How do you become a better photographer? That’s the big question isn’t it? In my experience, the best way is to take a lot of pictures and then get serious feedback on those same photos. (The second best way is to look at the work of other photographers.) With that in mind, then how exactly how do you critique photographs? As I say in my classes, “Saying wow, neat or cool is not critiquing photographs.” To seriously give (and get) feedback on photographs, we need a common, serious, analytical language for critiquing photographs.
This blog entry explores some of the criteria that I use when I am critiquing photographs. This is by no means an exhaustive list. Rather these are just my thinking points. I am sure other photographers have their own ideas about critiquing. The more you know about critiquing, and the many ways different photographers do that, the better you will be at giving, getting and benefiting from feedback. This blog entry is an expansion of a podcast, “An introduction to critiquing photographs,” that I posted on December 30 of 2009. You can see that at: http://thewellspoint.com/2009/12/30/an-introduction-to-critiquing-photographs/
Your mother or your spouse can (and will) happily tell you how wonderful a photographer you are becoming. While that is flattering, it does not help you grow as a photographer. Growth comes when you get (and then act upon) serious, critical feedback. That needs to be based on a clear analysis of the photographic tools, elements and techniques that you, the photographer used, successfully, or unsuccessfully, to make the images that communicates their ideas.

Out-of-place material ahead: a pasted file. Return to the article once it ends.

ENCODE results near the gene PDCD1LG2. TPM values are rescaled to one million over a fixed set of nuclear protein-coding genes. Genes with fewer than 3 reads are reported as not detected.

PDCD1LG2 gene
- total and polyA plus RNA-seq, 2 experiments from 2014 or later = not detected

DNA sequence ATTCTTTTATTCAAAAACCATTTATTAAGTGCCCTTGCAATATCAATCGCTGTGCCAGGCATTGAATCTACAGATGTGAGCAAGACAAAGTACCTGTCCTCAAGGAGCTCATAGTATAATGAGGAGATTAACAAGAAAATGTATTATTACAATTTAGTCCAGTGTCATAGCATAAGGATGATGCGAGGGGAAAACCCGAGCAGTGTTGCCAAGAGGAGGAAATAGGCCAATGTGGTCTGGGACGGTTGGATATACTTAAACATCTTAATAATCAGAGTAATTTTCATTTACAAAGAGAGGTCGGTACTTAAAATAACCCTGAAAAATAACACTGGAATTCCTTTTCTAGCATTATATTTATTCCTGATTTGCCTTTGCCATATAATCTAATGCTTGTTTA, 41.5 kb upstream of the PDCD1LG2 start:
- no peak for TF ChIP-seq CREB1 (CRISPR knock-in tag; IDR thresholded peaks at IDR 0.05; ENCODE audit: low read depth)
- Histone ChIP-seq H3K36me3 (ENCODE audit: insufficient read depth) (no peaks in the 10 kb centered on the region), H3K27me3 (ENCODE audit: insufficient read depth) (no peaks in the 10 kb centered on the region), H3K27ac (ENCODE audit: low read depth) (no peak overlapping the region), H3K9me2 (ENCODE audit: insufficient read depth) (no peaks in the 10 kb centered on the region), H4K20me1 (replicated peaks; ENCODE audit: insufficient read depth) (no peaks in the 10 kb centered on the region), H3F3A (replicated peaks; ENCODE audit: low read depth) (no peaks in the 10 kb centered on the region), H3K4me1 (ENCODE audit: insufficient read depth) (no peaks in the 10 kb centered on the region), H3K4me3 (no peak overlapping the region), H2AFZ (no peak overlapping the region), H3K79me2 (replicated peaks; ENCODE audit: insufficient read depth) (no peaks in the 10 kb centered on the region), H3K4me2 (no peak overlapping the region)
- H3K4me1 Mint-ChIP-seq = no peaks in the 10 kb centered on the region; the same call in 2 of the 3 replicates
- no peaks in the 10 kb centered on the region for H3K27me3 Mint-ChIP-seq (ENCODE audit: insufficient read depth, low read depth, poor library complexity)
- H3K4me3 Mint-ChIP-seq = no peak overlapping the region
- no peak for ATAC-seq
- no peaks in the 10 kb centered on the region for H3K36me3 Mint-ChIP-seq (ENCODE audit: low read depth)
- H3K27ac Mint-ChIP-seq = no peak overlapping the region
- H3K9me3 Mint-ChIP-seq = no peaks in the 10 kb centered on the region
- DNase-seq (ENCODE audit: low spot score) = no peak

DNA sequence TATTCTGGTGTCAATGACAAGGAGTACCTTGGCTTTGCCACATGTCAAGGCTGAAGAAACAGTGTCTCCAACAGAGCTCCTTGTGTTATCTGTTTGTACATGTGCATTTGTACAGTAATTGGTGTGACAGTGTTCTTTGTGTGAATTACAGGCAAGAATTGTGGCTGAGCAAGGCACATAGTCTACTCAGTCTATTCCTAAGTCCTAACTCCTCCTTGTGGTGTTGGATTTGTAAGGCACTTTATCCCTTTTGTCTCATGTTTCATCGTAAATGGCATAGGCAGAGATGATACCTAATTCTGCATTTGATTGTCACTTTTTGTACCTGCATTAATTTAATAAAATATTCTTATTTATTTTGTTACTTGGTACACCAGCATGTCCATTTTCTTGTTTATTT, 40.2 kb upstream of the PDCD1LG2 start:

These guidelines are not in any particular order. The only issue that matters is if you use some or all of them in the process of making the photograph are you using them appropriately/ effectively? These criteria apply regardless of the photographic style, media, genre, format, etc. These criteria analyze how the viewer experiences a given photograph. If you look past the content of an image, you quickly learn to pay attention to how the viewer’s eye moves through an image.
How is light used?
Is the light creating a mood that supports or contradicts the point of the image? Is the light falling on the person, place or thing as it should be in order to have the viewer experience the image they way the photographer intended?
Is the light harsh or soft?
Harsh light feels intense, aggressive and colder. Soft light creates a feeling of comfort, intimacy and warmth. One is not better or worse, but whatever light is used should be helping the viewer get the photographer’s point.
From what direction is the light coming?For example, in portraits, light coming from overhead can create ugly shadows in the eye sockets and light coming from underneath can make people look ghoulish. Light from sun that is low on the horizon makes a warm glow, which can work in some situations, but maybe not so well in others.